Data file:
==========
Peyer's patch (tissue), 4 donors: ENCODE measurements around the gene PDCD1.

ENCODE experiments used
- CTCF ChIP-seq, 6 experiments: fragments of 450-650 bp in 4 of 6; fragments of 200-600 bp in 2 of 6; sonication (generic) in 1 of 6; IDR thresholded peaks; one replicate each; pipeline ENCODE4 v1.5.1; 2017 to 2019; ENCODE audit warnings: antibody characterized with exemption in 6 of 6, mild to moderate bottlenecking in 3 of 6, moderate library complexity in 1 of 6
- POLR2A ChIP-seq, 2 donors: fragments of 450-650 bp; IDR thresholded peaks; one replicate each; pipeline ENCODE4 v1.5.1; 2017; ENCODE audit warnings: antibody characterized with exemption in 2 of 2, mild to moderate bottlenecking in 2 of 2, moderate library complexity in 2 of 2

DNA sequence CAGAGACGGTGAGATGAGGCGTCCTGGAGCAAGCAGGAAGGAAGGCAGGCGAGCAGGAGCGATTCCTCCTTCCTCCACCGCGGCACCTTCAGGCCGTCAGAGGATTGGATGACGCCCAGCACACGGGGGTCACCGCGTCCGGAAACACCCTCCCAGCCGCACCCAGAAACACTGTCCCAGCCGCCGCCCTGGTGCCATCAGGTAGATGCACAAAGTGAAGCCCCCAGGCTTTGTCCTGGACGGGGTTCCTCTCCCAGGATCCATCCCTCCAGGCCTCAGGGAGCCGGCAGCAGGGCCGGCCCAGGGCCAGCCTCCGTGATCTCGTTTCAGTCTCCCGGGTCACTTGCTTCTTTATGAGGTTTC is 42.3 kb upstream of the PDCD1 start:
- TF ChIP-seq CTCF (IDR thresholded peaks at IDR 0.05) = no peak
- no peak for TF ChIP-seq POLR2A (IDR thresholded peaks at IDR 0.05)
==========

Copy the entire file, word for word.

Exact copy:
Peyer's patch (tissue), 4 donors: ENCODE measurements around the gene PDCD1.

ENCODE experiments used
- CTCF ChIP-seq, 6 experiments: fragments of 450-650 bp in 4 of 6; fragments of 200-600 bp in 2 of 6; sonication (generic) in 1 of 6; IDR thresholded peaks; one replicate each; pipeline ENCODE4 v1.5.1; 2017 to 2019; ENCODE audit warnings: antibody characterized with exemption in 6 of 6, mild to moderate bottlenecking in 3 of 6, moderate library complexity in 1 of 6
- POLR2A ChIP-seq, 2 donors: fragments of 450-650 bp; IDR thresholded peaks; one replicate each; pipeline ENCODE4 v1.5.1; 2017; ENCODE audit warnings: antibody characterized with exemption in 2 of 2, mild to moderate bottlenecking in 2 of 2, moderate library complexity in 2 of 2

DNA sequence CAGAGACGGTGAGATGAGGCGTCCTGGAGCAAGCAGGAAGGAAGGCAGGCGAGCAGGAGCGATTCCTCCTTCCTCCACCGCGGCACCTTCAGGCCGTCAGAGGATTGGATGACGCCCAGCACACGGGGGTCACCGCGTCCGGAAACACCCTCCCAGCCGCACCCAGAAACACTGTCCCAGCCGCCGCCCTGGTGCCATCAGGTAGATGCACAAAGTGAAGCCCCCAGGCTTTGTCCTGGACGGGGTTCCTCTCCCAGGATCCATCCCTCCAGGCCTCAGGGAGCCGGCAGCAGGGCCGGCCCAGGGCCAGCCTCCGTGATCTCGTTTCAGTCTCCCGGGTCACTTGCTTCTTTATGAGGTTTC is 42.3 kb upstream of the PDCD1 start:
- TF ChIP-seq CTCF (IDR thresholded peaks at IDR 0.05) = no peak
- no peak for TF ChIP-seq POLR2A (IDR thresholded peaks at IDR 0.05)